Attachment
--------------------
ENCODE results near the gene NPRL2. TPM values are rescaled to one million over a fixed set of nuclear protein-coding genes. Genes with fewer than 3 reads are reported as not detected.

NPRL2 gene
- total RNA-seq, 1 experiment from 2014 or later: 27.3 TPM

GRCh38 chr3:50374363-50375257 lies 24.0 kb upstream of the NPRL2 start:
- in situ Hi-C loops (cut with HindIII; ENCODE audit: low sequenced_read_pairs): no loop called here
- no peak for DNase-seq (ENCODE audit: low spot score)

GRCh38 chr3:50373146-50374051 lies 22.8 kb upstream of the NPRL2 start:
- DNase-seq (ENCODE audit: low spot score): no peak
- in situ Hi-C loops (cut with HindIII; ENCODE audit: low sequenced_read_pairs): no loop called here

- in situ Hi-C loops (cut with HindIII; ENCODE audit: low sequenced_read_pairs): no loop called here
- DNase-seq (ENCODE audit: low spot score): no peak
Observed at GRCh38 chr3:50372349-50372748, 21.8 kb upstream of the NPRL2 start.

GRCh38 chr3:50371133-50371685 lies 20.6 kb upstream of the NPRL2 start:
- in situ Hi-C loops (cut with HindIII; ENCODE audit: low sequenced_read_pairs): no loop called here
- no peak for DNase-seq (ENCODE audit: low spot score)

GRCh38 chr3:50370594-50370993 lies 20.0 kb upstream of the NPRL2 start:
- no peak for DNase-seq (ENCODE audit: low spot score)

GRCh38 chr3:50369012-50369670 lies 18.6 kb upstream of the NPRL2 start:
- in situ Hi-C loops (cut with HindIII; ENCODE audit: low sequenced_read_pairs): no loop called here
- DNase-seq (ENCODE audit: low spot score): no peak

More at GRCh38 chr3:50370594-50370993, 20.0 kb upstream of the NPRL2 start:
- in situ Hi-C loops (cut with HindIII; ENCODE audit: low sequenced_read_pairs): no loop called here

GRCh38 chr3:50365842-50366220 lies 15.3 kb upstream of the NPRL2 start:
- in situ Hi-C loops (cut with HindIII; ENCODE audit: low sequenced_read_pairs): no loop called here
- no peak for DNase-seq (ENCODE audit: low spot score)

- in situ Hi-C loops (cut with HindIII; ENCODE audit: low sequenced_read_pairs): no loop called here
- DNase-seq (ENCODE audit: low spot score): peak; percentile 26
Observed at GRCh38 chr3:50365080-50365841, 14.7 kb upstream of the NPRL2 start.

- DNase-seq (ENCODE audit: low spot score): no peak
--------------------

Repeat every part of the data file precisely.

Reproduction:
ENCODE results near the gene NPRL2. TPM values are rescaled to one million over a fixed set of nuclear protein-coding genes. Genes with fewer than 3 reads are reported as not detected.

NPRL2 gene
- total RNA-seq, 1 experiment from 2014 or later: 27.3 TPM

GRCh38 chr3:50374363-50375257 lies 24.0 kb upstream of the NPRL2 start:
- in situ Hi-C loops (cut with HindIII; ENCODE audit: low sequenced_read_pairs): no loop called here
- no peak for DNase-seq (ENCODE audit: low spot score)

GRCh38 chr3:50373146-50374051 lies 22.8 kb upstream of the NPRL2 start:
- DNase-seq (ENCODE audit: low spot score): no peak
- in situ Hi-C loops (cut with HindIII; ENCODE audit: low sequenced_read_pairs): no loop called here

- in situ Hi-C loops (cut with HindIII; ENCODE audit: low sequenced_read_pairs): no loop called here
- DNase-seq (ENCODE audit: low spot score): no peak
Observed at GRCh38 chr3:50372349-50372748, 21.8 kb upstream of the NPRL2 start.

GRCh38 chr3:50371133-50371685 lies 20.6 kb upstream of the NPRL2 start:
- in situ Hi-C loops (cut with HindIII; ENCODE audit: low sequenced_read_pairs): no loop called here
- no peak for DNase-seq (ENCODE audit: low spot score)

GRCh38 chr3:50370594-50370993 lies 20.0 kb upstream of the NPRL2 start:
- no peak for DNase-seq (ENCODE audit: low spot score)

GRCh38 chr3:50369012-50369670 lies 18.6 kb upstream of the NPRL2 start:
- in situ Hi-C loops (cut with HindIII; ENCODE audit: low sequenced_read_pairs): no loop called here
- DNase-seq (ENCODE audit: low spot score): no peak

More at GRCh38 chr3:50370594-50370993, 20.0 kb upstream of the NPRL2 start:
- in situ Hi-C loops (cut with HindIII; ENCODE audit: low sequenced_read_pairs): no loop called here

GRCh38 chr3:50365842-50366220 lies 15.3 kb upstream of the NPRL2 start:
- in situ Hi-C loops (cut with HindIII; ENCODE audit: low sequenced_read_pairs): no loop called here
- no peak for DNase-seq (ENCODE audit: low spot score)

- in situ Hi-C loops (cut with HindIII; ENCODE audit: low sequenced_read_pairs): no loop called here
- DNase-seq (ENCODE audit: low spot score): peak; percentile 26
Observed at GRCh38 chr3:50365080-50365841, 14.7 kb upstream of the NPRL2 start.

- DNase-seq (ENCODE audit: low spot score): no peak